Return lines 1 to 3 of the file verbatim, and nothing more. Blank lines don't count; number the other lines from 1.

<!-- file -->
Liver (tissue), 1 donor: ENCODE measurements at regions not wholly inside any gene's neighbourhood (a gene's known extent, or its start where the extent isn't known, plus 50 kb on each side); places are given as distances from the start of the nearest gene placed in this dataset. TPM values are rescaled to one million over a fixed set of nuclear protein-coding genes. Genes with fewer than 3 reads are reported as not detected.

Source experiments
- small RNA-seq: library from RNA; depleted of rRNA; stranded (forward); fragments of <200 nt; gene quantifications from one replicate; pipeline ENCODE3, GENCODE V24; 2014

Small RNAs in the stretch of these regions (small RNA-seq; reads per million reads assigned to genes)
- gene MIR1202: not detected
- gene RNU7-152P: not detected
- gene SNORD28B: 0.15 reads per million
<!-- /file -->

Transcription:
Liver (tissue), 1 donor: ENCODE measurements at regions not wholly inside any gene's neighbourhood (a gene's known extent, or its start where the extent isn't known, plus 50 kb on each side); places are given as distances from the start of the nearest gene placed in this dataset. TPM values are rescaled to one million over a fixed set of nuclear protein-coding genes. Genes with fewer than 3 reads are reported as not detected.

Source experiments
- small RNA-seq: library from RNA; depleted of rRNA; stranded (forward); fragments of <200 nt; gene quantifications from one replicate; pipeline ENCODE3, GENCODE V24; 2014